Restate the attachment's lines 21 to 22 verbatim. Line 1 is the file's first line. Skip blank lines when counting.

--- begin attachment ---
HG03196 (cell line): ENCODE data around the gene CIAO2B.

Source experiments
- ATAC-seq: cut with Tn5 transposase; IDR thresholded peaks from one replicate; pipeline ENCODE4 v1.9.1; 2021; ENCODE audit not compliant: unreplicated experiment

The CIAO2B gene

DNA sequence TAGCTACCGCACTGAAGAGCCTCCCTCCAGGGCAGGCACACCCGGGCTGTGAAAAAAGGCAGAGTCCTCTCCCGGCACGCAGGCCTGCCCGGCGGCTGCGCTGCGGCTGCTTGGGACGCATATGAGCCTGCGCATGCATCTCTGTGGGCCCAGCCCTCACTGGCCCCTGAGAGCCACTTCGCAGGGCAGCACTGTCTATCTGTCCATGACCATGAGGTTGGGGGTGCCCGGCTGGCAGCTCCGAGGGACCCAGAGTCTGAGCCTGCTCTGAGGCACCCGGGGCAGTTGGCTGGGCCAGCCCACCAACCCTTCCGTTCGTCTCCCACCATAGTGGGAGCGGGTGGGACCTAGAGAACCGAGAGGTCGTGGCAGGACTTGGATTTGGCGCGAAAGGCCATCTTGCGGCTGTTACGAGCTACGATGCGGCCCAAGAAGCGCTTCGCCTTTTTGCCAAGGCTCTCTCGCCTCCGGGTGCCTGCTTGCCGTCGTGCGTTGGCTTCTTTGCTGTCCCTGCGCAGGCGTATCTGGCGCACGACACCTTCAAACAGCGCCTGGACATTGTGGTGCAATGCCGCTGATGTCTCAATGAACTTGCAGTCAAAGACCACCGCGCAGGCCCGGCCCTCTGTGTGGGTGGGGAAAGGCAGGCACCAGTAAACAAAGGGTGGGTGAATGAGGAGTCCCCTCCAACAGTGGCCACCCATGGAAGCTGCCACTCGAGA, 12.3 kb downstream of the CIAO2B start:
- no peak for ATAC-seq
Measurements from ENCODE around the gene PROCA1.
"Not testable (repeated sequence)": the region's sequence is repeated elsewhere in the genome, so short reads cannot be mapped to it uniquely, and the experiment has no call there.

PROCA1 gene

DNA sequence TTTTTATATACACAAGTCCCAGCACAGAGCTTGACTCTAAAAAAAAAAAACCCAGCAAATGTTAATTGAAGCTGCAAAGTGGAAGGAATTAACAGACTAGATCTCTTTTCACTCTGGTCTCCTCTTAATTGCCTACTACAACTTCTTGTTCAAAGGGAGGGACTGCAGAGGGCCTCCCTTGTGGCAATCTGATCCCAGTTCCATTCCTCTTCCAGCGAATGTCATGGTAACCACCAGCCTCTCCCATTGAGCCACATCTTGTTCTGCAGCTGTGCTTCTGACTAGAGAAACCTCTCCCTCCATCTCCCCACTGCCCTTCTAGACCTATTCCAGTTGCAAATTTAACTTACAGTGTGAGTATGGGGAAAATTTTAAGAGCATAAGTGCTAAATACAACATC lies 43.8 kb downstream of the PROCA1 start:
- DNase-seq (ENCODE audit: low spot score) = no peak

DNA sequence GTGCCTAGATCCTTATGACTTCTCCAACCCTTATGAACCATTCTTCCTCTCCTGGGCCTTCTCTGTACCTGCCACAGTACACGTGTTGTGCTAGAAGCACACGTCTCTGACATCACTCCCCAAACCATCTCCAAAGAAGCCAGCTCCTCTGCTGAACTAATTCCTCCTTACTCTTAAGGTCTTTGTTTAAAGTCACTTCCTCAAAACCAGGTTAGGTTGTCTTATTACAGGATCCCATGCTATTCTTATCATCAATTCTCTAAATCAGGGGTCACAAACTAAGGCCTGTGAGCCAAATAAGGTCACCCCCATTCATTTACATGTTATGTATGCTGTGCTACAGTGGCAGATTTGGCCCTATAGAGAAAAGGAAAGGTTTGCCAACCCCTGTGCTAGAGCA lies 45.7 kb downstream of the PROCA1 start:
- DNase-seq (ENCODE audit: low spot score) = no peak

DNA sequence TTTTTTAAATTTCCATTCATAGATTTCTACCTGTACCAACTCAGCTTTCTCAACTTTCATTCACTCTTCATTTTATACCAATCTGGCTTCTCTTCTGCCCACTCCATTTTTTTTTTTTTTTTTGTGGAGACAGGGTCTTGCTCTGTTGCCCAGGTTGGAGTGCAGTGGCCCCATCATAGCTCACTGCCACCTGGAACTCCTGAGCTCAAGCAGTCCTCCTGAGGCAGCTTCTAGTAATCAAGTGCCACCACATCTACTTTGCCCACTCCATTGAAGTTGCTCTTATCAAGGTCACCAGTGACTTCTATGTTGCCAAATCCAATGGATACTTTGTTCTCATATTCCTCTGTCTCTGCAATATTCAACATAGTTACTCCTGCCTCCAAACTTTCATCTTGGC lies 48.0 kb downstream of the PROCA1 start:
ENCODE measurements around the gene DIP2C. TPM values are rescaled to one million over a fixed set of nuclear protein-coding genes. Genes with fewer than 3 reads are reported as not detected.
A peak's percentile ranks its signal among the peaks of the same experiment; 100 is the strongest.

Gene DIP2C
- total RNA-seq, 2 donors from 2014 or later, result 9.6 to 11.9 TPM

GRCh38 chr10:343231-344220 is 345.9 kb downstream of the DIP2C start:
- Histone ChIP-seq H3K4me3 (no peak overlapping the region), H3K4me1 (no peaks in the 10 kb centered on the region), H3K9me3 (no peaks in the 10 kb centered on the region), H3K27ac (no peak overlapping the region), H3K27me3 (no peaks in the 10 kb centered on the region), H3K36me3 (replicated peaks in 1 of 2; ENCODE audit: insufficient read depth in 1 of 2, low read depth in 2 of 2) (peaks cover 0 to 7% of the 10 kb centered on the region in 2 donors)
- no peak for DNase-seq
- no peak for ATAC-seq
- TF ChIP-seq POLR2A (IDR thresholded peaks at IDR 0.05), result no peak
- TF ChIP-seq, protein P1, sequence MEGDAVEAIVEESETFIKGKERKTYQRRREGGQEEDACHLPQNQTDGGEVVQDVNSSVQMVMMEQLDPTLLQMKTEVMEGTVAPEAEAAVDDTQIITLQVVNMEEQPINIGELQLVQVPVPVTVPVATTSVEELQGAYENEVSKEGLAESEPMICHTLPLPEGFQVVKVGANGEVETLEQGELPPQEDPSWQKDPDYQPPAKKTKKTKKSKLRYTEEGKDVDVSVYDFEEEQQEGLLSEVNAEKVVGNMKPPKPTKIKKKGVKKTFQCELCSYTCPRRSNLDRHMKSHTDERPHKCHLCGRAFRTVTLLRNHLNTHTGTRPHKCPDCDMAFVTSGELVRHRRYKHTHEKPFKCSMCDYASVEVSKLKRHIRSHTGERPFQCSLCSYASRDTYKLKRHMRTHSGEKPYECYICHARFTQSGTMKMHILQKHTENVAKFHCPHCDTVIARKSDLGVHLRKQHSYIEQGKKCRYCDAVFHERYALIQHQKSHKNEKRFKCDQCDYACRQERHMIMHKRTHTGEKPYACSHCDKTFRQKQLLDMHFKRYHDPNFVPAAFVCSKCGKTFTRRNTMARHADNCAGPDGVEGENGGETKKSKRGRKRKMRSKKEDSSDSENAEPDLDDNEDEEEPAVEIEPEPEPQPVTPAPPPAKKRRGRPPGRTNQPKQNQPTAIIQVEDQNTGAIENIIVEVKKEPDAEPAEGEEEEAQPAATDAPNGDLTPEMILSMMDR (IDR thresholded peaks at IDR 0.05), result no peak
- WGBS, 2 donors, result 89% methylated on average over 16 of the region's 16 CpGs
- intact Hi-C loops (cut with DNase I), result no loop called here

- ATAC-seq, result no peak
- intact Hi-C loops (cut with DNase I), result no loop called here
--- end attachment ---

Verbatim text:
- no peak for DNase-seq
- no peak for ATAC-seq